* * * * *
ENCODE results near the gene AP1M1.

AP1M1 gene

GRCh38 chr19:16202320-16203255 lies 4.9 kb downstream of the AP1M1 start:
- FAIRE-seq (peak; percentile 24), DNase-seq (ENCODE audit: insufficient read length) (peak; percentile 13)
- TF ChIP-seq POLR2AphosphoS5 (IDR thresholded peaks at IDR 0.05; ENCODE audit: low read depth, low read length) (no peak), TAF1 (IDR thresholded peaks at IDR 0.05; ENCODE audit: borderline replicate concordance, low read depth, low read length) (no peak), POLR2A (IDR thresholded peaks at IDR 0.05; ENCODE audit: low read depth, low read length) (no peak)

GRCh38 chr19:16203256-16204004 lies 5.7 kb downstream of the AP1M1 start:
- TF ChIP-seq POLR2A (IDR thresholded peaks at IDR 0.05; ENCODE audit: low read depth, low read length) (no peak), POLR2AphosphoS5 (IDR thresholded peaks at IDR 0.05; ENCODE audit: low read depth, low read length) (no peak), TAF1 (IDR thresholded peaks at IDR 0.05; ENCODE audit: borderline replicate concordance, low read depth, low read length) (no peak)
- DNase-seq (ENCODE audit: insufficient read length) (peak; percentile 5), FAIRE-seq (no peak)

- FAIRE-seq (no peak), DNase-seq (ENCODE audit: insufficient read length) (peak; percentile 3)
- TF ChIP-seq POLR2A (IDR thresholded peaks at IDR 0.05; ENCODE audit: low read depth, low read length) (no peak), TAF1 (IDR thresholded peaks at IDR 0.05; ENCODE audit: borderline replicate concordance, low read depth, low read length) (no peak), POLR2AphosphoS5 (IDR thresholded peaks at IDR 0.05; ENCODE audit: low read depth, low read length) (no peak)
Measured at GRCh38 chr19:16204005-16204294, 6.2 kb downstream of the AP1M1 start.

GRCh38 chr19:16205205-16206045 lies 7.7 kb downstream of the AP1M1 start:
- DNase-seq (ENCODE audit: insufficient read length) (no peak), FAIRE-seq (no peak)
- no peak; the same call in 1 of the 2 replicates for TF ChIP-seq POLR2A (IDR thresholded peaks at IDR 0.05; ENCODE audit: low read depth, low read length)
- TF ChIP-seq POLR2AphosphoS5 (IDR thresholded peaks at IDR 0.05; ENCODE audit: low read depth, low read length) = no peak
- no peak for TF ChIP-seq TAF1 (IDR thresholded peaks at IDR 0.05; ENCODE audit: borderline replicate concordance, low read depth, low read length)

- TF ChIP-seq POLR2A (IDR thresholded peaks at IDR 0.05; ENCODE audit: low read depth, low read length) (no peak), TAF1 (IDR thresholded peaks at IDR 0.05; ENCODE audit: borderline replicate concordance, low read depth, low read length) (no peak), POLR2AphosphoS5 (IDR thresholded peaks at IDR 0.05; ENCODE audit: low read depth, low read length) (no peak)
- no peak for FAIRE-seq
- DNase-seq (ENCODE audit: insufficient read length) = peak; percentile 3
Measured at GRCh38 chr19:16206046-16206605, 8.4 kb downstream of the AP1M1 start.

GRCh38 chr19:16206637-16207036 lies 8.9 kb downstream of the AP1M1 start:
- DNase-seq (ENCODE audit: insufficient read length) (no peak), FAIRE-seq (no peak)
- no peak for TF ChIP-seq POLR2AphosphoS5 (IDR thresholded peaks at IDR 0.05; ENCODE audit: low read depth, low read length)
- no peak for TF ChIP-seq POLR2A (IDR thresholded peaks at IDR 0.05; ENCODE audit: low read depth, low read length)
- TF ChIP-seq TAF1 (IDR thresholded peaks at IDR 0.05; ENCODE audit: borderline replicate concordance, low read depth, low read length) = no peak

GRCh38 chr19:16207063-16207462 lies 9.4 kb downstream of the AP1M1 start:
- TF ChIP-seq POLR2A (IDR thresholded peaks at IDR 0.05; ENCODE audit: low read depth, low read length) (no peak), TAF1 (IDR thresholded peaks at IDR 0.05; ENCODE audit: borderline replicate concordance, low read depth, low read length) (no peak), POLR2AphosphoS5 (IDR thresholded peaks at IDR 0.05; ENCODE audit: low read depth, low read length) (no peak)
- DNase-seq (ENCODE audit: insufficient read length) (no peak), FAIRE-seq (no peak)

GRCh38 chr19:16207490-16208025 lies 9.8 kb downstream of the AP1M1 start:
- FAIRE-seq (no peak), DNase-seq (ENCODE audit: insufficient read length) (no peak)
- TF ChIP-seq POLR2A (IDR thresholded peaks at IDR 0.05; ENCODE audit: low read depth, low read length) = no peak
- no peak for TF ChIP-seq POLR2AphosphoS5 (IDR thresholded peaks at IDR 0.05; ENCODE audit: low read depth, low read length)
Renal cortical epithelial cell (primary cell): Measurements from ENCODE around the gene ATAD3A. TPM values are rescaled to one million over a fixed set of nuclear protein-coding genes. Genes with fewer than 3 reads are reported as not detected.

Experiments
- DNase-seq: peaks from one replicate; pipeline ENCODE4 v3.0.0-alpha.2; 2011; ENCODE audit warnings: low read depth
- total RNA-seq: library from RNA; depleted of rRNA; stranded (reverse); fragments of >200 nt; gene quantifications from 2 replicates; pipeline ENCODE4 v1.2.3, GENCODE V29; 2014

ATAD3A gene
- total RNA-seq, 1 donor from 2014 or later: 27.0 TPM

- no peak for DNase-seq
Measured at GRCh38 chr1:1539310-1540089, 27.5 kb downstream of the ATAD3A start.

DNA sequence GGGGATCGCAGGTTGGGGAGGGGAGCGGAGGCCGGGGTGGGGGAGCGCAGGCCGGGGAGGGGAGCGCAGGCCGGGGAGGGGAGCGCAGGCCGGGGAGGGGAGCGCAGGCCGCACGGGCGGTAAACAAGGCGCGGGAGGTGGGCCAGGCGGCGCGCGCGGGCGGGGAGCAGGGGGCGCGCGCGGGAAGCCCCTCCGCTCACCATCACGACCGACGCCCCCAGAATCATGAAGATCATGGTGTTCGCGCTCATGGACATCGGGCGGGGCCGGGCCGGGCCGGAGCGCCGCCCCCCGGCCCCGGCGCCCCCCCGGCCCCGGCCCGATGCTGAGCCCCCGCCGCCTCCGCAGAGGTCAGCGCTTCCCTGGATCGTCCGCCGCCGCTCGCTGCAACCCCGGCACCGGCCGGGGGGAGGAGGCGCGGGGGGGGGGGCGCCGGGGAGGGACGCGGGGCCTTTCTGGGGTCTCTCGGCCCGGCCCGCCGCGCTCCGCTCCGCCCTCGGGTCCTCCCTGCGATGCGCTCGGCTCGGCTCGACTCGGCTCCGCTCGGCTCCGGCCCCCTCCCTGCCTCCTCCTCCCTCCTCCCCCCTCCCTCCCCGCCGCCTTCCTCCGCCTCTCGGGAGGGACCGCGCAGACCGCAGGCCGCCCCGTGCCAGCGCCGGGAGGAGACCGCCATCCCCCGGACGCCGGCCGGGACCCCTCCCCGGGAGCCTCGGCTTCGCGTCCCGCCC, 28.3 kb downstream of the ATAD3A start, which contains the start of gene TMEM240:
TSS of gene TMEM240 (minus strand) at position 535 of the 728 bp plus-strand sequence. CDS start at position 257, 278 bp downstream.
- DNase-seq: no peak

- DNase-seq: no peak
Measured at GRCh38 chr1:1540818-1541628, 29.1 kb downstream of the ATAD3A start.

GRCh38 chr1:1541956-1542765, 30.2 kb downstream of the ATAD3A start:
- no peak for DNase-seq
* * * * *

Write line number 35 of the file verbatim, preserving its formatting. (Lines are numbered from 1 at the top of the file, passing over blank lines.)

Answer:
- DNase-seq: peaks from one replicate; pipeline ENCODE4 v3.0.0-alpha.2; 2011; ENCODE audit warnings: low read depth